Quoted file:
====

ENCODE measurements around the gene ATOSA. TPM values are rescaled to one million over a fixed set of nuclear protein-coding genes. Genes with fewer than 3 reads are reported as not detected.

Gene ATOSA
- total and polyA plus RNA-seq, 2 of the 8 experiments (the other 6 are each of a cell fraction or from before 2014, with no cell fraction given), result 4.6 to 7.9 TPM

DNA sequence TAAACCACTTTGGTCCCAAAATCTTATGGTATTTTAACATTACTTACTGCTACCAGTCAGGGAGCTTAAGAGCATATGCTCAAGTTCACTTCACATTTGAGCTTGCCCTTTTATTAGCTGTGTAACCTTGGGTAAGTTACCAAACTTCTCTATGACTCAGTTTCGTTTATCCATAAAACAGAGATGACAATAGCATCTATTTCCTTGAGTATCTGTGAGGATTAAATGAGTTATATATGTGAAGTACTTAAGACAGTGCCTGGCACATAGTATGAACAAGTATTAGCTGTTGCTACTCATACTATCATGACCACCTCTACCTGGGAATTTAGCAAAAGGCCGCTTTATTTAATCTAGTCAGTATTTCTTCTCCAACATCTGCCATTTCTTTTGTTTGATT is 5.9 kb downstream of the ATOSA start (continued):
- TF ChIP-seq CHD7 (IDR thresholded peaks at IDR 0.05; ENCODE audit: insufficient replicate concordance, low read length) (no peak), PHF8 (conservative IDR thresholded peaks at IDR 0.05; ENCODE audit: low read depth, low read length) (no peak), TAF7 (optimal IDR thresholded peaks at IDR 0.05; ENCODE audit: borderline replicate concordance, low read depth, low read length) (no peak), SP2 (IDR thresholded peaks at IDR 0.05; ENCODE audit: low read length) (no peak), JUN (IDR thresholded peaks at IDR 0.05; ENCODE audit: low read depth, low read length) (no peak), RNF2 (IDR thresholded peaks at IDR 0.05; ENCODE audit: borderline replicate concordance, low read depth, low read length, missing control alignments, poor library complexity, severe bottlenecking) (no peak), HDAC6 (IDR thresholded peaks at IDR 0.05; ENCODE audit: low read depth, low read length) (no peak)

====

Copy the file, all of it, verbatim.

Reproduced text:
ENCODE measurements around the gene ATOSA. TPM values are rescaled to one million over a fixed set of nuclear protein-coding genes. Genes with fewer than 3 reads are reported as not detected.

Gene ATOSA
- total and polyA plus RNA-seq, 2 of the 8 experiments (the other 6 are each of a cell fraction or from before 2014, with no cell fraction given), result 4.6 to 7.9 TPM

DNA sequence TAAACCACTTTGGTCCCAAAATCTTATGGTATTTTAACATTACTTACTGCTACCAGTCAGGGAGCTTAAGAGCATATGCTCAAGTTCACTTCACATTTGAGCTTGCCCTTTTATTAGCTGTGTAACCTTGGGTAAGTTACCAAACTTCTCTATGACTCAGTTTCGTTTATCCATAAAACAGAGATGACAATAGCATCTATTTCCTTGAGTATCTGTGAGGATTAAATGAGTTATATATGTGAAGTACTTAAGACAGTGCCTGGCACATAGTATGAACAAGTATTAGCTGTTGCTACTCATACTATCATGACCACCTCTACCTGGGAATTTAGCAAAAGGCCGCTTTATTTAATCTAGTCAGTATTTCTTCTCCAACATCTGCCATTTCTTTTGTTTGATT is 5.9 kb downstream of the ATOSA start (continued):
- TF ChIP-seq CHD7 (IDR thresholded peaks at IDR 0.05; ENCODE audit: insufficient replicate concordance, low read length) (no peak), PHF8 (conservative IDR thresholded peaks at IDR 0.05; ENCODE audit: low read depth, low read length) (no peak), TAF7 (optimal IDR thresholded peaks at IDR 0.05; ENCODE audit: borderline replicate concordance, low read depth, low read length) (no peak), SP2 (IDR thresholded peaks at IDR 0.05; ENCODE audit: low read length) (no peak), JUN (IDR thresholded peaks at IDR 0.05; ENCODE audit: low read depth, low read length) (no peak), RNF2 (IDR thresholded peaks at IDR 0.05; ENCODE audit: borderline replicate concordance, low read depth, low read length, missing control alignments, poor library complexity, severe bottlenecking) (no peak), HDAC6 (IDR thresholded peaks at IDR 0.05; ENCODE audit: low read depth, low read length) (no peak)